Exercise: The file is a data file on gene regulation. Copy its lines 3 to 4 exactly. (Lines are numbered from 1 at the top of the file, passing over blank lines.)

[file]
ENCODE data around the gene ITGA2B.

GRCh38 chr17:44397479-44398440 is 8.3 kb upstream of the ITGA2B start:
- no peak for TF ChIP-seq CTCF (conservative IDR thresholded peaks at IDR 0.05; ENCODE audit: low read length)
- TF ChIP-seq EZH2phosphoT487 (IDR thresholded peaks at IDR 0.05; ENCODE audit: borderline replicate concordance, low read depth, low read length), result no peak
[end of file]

- no peak for TF ChIP-seq CTCF (conservative IDR thresholded peaks at IDR 0.05; ENCODE audit: low read length)
- TF ChIP-seq EZH2phosphoT487 (IDR thresholded peaks at IDR 0.05; ENCODE audit: borderline replicate concordance, low read depth, low read length), result no peak